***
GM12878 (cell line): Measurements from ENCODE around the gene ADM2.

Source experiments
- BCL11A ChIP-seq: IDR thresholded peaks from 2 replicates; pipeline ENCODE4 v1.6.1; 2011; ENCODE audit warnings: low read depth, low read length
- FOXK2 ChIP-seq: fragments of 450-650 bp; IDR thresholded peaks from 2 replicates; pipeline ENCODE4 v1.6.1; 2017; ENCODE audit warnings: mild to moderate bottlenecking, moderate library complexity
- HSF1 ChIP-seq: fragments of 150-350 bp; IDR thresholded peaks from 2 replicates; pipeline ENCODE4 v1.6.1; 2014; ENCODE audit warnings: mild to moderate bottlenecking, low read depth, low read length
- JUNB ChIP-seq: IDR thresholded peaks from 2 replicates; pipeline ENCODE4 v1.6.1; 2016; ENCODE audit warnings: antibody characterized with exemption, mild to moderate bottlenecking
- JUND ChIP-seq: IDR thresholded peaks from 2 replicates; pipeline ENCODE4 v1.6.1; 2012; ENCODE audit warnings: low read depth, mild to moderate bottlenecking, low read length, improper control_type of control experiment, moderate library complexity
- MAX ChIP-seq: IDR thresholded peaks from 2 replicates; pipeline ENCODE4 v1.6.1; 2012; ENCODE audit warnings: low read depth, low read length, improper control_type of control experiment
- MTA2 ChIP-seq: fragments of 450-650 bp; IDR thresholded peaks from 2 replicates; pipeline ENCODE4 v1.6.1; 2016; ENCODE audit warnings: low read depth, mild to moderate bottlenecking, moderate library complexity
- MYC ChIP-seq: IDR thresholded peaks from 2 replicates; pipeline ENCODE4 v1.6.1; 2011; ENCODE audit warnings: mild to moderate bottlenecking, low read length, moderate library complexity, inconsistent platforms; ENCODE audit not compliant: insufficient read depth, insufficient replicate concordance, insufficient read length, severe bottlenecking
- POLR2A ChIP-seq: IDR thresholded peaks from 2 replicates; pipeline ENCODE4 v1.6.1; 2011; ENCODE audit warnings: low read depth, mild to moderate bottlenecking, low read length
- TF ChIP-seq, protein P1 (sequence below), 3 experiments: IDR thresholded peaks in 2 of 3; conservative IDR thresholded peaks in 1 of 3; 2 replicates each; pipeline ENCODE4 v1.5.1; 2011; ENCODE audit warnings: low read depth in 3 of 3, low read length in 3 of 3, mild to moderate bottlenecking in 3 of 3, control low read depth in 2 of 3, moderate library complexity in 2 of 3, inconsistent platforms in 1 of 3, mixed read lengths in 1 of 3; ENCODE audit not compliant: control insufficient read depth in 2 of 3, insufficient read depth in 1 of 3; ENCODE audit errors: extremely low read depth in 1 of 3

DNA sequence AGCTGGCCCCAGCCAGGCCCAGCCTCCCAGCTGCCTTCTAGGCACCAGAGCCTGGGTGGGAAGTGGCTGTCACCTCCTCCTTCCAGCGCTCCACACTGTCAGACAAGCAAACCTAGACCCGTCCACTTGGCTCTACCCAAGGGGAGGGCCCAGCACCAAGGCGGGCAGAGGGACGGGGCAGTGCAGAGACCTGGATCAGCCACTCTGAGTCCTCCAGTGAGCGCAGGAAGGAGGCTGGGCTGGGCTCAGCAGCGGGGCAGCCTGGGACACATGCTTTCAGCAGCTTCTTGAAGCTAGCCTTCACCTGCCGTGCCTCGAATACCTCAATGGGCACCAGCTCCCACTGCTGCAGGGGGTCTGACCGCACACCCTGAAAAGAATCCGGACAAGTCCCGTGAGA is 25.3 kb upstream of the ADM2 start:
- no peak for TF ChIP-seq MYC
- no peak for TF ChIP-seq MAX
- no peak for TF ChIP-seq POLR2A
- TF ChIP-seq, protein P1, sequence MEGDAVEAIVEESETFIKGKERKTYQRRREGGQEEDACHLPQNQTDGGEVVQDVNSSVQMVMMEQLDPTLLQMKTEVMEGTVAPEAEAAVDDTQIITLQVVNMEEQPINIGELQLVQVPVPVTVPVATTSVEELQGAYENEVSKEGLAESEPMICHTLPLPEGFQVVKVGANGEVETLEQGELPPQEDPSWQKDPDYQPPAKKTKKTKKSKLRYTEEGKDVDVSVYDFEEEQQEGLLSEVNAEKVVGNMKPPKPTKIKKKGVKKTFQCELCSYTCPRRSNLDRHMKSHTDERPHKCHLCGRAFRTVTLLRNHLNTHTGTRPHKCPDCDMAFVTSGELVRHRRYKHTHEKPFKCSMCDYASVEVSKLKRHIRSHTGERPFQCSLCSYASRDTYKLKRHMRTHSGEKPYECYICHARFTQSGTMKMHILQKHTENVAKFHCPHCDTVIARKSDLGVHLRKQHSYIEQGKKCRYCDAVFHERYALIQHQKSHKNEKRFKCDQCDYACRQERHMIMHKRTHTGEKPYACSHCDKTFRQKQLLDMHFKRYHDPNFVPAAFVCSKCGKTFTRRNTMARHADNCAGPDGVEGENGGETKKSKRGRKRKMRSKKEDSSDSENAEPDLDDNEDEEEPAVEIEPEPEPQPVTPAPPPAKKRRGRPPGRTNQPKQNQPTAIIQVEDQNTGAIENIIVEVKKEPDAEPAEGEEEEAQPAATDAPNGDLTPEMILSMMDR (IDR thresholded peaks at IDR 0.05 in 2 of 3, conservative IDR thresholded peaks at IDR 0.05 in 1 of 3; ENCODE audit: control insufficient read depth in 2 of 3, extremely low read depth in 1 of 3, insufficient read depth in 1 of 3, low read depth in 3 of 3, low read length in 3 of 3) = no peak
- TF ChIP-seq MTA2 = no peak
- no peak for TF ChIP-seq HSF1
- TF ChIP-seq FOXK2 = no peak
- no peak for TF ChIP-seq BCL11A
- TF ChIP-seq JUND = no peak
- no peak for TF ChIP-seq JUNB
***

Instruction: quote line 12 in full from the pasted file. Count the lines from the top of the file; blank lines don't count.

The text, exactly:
- TF ChIP-seq, protein P1 (sequence below), 3 experiments: IDR thresholded peaks in 2 of 3; conservative IDR thresholded peaks in 1 of 3; 2 replicates each; pipeline ENCODE4 v1.5.1; 2011; ENCODE audit warnings: low read depth in 3 of 3, low read length in 3 of 3, mild to moderate bottlenecking in 3 of 3, control low read depth in 2 of 3, moderate library complexity in 2 of 3, inconsistent platforms in 1 of 3, mixed read lengths in 1 of 3; ENCODE audit not compliant: control insufficient read depth in 2 of 3, insufficient read depth in 1 of 3; ENCODE audit errors: extremely low read depth in 1 of 3